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Bolivia's capial, La Paz, during a strike
mbolivia.jpgWiki dedicated to Cultural Exchange - Learn about people, cultures, geography of Bolivia.===

HHS Students can ask questions about the people, culture and geography of the places you see in these wiki pages. Remember to be polite and respect the postings of others!

I wanted to start the Bolivia page with the answer/story to the following question:

Do the students go to school like students here? Everyone or just some? Same ages? Do they have jobs afer school?



I was sitting on a curb in Potosi, Bolivia patiently waiting for our bus to arrive. Patience is a must with the Bolivian buses because upon its arrival, the drivers carefully placed big cement blocks behind the tires so that it wouldn't roll away, but this is only a sign that it might be a long ride. Either way, we sat watching the Bolivian people load the luggage on top on of the bus, while the other Bolivian people busily sold random items ranging from recently slaughtered beef to gum to furniture. I noticed a little boy sitting close by to my friend and I, so we began talking to him.
"Como te llamas?" "Alberto," he shyly answers. We learned that he was 7 years old and I asked him if he was going to school. No he said. He was working. Then I learned that he was a singer. Sounds cute, but he lives day by day, sitting on the curb waiting for somebody's bus to sing on. From there he earns a few spare coins and continues to work, giving all of his earnings to his parents.

This story is of course only an example. Bolivia is the poorest country in South America but even so, it depends on the family as to whether the children go to school or not. In La Paz, the streets were busy with students running around in their private-school uniforms. Unfortunately, those children whose families cannot afford to send them to school, they usually have a hard life of begging in the street for money.

Potosi, Bolivia

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Potosi was one of the largest, most important cities in all of South America during the colonial period. The Spaniards found what the richests that they had been searching for, in the form of silver! Interestingly, in the spanish language, there is a saying, "vale un potosi" which is used to describe something very expensive. The original hype of Potosi declined once silver was being discovered in other parts of Latin America. The city began to decline and it it weren't for the other available minerals such as tin, zinc, and lead, Potosi would have experienced extreme poverty.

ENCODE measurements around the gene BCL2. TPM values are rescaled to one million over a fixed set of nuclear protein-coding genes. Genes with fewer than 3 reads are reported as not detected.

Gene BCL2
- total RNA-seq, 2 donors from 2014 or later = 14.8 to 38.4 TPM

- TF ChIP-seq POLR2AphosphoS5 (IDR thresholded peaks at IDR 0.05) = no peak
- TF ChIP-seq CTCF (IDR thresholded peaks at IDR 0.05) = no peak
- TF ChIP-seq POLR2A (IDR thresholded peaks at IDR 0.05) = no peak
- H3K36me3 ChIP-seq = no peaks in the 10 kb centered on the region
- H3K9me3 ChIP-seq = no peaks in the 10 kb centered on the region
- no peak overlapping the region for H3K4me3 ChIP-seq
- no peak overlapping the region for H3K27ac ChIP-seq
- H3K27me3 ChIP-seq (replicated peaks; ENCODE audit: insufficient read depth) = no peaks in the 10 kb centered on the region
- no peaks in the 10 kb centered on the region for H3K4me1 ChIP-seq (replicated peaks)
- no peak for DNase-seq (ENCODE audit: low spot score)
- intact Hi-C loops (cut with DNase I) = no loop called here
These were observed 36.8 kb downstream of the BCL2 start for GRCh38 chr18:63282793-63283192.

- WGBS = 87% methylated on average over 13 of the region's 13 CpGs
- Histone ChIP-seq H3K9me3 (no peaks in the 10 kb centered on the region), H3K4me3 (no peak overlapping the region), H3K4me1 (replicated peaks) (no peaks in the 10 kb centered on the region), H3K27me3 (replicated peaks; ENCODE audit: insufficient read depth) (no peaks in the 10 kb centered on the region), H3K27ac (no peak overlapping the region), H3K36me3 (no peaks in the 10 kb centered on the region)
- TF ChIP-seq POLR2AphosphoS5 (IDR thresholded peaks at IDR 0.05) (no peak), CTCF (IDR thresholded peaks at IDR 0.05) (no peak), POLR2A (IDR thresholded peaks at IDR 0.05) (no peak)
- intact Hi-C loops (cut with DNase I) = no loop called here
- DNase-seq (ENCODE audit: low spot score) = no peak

Currently there is not very much for the traveler to see in Potosi aside from visitng to learn more about its interesting history. A huge majority of the tourists who arrive to Potosi do so to go on one of the famous mine tours. The tour agencies provide the necessary equipment for the journey, including the very important head lamp. After paying for the tour, the groups are guided to various stores where they are encouraged to buy gifts for the miners such as dinamite, coca leaves, alcohol, and sometimes water. It may appear that these gifts are strange, maybe comparable to giving a homeless man a bottle of alcohol; however, these gifts are the basic supplies that a miner uses during their 8-10 hour work day. They do not take breaks to eat so the coca leaves ease their hunger and also give them energy. Interestingly the companies for whom the miners work for do not provide the dinamite so the workers must buy it. At around $1.25 for a pack of dinamite, it isn't hard for the tourists to give a hand. The alcohol was a special gift because it was Friday and at the end of the day the miners make an offering to "tio" the devil-ish statue near the opening to the mine. They believe that "he" helps them through the week and will bring them luck.

We found out that after one begins to work in the mine, they have around 10 years life expectancy.
~Katherine N.